The exception was their rousing rendition of Sondheim's devious, "Little Priest" in which they imagine how pies baked of various men would taste. Priests are fresh because they don't commit sins of the flesh. Grocers are green, vicars are thicker, tailors are paler, and butler's are subtler. Just as you think Sondheim can't think of any more of these professional puns, he finds a few more. Todd and Lovett collaborate here, partners in crime for the first and only time in the performance.
As a rule the sweetest parts of Sweeney Todd were the most successful. Morgan Pearse and Nicholas Phan offered standout performances of Anthony Hope and Tobias Ragg. Pearse plays perfectly the part of the tender youth struck by love at the first sight of Todd's daughter Johanna. His rendition of "Johanna," a song that recurs and is often shared with Sweeeny Todd, is at once tender and potent.
Little in the opera is as convincing as Phan is when sings the classic "Not While I'm Around."
Phan plays the sad orphan, passed to Mrs. Lovett from the charlatan barber Adolfo Pirelli played by the spirited Scott Quinn. Little in the opera is as convincing as Phan is when sings the classic "Not While I'm Around."
Sadly both Megan Samarin's Johanna and Cynthia Clayton's Beggar Women failed to impress. Samarin looked the part but her singing lacked clarity and she failed to make the transition from a caged and pampered young lady in love to a witness to horror and asylum-dweller in the second act. Contrary to popular opinion, twitching does not necessarily signify madness.
As a street woman alternating begging for alms and propositioning sailors, Clayton at first convinces but in the progress of the work we discover she is Lucy, the crazed wife of Sweeney Todd, who everyone thinks dead. She becomes the Cassandra-like figure who discovers Lovett and Todd's infernal work. No one heeds her warning but it's hard to blame them. When Sweeney Todd kills her in a fit of rage without realizing who she is, it's seems like just one more body on the charnel pile.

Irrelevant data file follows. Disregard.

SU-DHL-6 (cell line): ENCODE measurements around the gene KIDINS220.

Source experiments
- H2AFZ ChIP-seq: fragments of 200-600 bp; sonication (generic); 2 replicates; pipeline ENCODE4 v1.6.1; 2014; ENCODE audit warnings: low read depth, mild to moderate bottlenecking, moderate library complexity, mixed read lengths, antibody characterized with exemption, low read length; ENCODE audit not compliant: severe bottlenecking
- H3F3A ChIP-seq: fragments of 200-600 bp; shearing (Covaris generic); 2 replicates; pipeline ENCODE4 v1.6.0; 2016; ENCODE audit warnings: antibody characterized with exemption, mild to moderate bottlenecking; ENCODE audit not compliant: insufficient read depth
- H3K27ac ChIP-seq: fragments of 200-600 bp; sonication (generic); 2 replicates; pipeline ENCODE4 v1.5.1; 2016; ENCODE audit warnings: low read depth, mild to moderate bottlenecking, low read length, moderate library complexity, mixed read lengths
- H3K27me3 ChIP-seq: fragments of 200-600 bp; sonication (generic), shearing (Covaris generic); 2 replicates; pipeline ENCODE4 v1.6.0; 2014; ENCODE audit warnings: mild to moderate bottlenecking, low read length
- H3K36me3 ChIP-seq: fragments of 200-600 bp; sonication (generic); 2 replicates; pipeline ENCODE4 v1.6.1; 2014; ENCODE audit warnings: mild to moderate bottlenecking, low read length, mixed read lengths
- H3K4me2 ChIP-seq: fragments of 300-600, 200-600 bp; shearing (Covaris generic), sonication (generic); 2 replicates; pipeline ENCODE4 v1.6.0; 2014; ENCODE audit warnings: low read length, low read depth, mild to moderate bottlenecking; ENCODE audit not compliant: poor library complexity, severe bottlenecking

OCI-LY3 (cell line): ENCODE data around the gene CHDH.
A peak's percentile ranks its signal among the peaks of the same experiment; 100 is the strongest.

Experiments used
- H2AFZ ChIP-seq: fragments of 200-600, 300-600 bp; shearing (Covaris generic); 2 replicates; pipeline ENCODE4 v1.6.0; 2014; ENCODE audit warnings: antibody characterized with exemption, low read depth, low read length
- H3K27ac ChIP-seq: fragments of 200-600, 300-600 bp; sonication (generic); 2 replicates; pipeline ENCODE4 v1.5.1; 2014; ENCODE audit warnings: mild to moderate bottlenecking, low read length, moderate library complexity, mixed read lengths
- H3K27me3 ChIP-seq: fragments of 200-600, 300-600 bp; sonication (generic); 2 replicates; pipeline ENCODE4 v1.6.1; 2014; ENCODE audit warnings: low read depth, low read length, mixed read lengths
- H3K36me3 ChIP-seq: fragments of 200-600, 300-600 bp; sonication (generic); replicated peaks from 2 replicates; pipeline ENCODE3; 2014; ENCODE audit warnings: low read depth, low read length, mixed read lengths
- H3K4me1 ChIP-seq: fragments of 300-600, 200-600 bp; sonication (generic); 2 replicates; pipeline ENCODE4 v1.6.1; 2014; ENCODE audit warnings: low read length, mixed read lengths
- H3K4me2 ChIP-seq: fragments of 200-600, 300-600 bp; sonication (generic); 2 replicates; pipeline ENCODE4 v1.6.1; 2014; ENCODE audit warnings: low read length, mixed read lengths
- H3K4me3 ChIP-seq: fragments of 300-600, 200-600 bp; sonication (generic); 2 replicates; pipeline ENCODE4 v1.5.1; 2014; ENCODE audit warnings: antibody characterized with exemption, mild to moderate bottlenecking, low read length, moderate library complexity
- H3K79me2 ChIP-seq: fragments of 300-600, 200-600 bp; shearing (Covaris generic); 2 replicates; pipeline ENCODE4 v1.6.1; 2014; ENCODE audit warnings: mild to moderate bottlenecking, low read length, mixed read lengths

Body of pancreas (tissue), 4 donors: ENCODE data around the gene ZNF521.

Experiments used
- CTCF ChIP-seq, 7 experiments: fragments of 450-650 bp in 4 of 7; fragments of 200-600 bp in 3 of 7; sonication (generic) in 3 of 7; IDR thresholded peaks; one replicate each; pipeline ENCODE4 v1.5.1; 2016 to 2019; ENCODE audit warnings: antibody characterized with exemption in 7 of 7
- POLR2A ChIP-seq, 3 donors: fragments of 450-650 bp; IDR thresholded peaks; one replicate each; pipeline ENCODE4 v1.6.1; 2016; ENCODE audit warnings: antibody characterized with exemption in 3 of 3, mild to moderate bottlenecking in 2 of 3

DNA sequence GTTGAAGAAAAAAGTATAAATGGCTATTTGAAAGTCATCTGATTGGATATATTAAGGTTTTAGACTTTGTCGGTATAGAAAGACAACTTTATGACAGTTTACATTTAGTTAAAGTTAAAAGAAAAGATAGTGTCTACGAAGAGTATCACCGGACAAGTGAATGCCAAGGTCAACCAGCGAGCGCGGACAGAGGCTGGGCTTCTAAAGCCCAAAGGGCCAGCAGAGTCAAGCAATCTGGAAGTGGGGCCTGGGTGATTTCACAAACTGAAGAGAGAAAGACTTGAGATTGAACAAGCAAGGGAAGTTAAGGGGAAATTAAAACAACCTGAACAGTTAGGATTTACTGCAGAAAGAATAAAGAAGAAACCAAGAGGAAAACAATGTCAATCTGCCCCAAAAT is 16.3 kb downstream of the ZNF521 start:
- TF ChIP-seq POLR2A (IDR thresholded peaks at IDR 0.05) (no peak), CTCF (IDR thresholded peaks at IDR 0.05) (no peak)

In spite of the excellent work of conductor James Lowe, whose firm hand kept both dynamics and tempos in excellent order, dramatic timing was often lacking. Technical problems added to this halting quality. Microphones cut in and out, which made some actors impossible to hear while others blared.
The production itself was well-chosen, especially Tanya McCallin's sets and costumes, which were perfectly styled to reveal a treacherous, gruesome and gritty city. Lee Blakeley's occasionally overwrought staging produced too many distracting and unconvincing tableaux. When the curtain opens on the second act and the citizens are enjoying Mrs. Lovett's human pies, they gorge in an orgy of artificial gestures more fitting for Cats than Sweeney Todd. The parade of patients from the insane asylum were more irritating than terrifying.
Sondheim is practically foolproof, so there were certainly pleasures to be had, but it struck me that while this Sweeney Todd was not nearly as successfully as HGO's divine A Little Night Music from last season. Let's cross our fingers for next season's Carousel.
Sweeney Todd depicts a debased world. Justice is nowhere to be found, making revenge seem especially sweet. People eat people. Sweeney Todd should leave us feeling like we're crawling out of a black pit, not politely applauding between songs and spurts of blood.